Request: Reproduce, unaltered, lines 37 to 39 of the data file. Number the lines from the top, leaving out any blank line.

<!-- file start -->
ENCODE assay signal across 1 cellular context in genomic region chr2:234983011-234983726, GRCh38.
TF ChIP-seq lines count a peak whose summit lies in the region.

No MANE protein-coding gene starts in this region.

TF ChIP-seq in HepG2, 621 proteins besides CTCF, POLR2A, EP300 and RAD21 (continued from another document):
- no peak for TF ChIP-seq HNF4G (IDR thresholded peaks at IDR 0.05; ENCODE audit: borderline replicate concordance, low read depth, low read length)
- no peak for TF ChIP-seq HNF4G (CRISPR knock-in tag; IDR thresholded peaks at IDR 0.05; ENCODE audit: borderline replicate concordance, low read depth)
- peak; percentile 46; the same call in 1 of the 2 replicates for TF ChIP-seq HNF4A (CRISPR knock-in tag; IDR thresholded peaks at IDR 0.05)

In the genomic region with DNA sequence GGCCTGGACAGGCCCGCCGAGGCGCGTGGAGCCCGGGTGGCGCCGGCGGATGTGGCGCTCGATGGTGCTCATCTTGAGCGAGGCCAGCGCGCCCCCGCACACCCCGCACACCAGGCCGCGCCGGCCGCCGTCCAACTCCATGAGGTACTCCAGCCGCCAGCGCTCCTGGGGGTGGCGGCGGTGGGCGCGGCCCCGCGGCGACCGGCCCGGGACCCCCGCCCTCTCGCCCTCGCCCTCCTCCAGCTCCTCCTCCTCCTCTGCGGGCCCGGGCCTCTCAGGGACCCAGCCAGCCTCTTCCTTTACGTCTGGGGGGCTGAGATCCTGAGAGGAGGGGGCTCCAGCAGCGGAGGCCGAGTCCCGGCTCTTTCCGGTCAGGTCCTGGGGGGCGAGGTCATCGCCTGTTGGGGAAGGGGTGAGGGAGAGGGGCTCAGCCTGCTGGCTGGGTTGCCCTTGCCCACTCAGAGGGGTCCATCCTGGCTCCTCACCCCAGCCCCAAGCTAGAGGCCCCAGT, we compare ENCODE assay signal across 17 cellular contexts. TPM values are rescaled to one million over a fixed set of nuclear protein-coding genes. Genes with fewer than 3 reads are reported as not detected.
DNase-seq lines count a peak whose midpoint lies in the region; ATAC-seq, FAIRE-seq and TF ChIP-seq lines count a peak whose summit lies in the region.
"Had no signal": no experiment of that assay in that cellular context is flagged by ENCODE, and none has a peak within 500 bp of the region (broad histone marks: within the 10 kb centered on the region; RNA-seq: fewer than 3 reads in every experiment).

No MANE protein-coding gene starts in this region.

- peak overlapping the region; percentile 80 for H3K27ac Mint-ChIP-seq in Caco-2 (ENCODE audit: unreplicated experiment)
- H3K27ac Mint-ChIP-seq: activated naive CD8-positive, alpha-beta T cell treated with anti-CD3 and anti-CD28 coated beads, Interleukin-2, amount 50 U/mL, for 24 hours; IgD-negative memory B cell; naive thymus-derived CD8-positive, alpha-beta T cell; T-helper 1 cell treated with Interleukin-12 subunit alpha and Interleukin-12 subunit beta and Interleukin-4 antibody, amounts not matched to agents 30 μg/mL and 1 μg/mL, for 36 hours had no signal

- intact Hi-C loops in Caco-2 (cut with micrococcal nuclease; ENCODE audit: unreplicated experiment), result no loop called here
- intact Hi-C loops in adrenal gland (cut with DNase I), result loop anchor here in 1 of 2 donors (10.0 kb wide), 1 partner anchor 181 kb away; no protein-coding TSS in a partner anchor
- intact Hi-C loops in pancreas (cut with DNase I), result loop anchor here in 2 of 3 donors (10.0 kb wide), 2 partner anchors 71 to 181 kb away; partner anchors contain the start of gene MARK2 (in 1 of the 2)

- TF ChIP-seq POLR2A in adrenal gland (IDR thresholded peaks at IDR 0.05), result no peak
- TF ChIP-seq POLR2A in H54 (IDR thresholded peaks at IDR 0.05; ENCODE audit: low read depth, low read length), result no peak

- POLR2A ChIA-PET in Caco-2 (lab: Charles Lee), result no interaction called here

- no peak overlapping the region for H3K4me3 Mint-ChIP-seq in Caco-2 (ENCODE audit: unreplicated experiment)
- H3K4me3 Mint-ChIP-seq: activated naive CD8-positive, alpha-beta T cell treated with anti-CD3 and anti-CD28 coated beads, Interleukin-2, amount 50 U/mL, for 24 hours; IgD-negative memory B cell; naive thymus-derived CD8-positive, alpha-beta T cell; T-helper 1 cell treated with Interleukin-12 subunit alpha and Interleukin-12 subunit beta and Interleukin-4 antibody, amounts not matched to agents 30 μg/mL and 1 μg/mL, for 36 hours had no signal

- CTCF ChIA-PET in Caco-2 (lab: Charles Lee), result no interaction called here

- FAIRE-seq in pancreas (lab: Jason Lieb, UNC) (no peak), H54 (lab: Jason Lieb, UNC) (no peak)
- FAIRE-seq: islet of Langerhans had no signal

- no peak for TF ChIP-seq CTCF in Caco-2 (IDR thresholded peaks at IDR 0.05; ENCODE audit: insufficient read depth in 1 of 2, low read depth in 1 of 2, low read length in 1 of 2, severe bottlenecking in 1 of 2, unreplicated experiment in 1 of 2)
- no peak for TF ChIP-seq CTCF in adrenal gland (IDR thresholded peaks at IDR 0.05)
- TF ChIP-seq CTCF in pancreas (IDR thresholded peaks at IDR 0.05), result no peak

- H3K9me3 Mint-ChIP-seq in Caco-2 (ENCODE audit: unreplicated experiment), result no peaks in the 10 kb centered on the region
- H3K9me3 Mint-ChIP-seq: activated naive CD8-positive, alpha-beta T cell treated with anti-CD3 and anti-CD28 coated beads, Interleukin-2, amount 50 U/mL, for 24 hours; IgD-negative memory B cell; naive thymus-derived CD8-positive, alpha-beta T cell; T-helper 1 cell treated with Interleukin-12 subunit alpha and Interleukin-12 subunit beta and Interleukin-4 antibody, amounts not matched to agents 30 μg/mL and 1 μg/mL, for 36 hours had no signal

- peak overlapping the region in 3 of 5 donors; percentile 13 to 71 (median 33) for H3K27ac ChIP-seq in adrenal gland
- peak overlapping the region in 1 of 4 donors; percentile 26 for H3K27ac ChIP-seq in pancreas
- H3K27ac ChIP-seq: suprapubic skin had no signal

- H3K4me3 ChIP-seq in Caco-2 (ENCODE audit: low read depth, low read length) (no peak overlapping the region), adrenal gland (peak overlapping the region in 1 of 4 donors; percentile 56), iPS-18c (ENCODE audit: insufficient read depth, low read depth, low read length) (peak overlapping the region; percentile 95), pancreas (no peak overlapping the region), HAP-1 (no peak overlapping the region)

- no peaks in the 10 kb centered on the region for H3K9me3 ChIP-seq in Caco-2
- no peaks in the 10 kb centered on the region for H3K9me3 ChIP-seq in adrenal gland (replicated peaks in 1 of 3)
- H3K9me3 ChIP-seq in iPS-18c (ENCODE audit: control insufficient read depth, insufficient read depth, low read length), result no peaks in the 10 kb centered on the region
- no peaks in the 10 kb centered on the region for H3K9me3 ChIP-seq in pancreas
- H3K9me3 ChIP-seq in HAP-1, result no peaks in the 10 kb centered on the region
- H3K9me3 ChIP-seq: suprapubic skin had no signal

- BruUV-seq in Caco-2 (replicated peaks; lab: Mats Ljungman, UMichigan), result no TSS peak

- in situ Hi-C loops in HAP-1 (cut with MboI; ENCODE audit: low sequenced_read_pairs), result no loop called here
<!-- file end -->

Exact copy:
- no peaks in the 10 kb centered on the region for H3K9me3 ChIP-seq in pancreas
- H3K9me3 ChIP-seq in HAP-1, result no peaks in the 10 kb centered on the region
- H3K9me3 ChIP-seq: suprapubic skin had no signal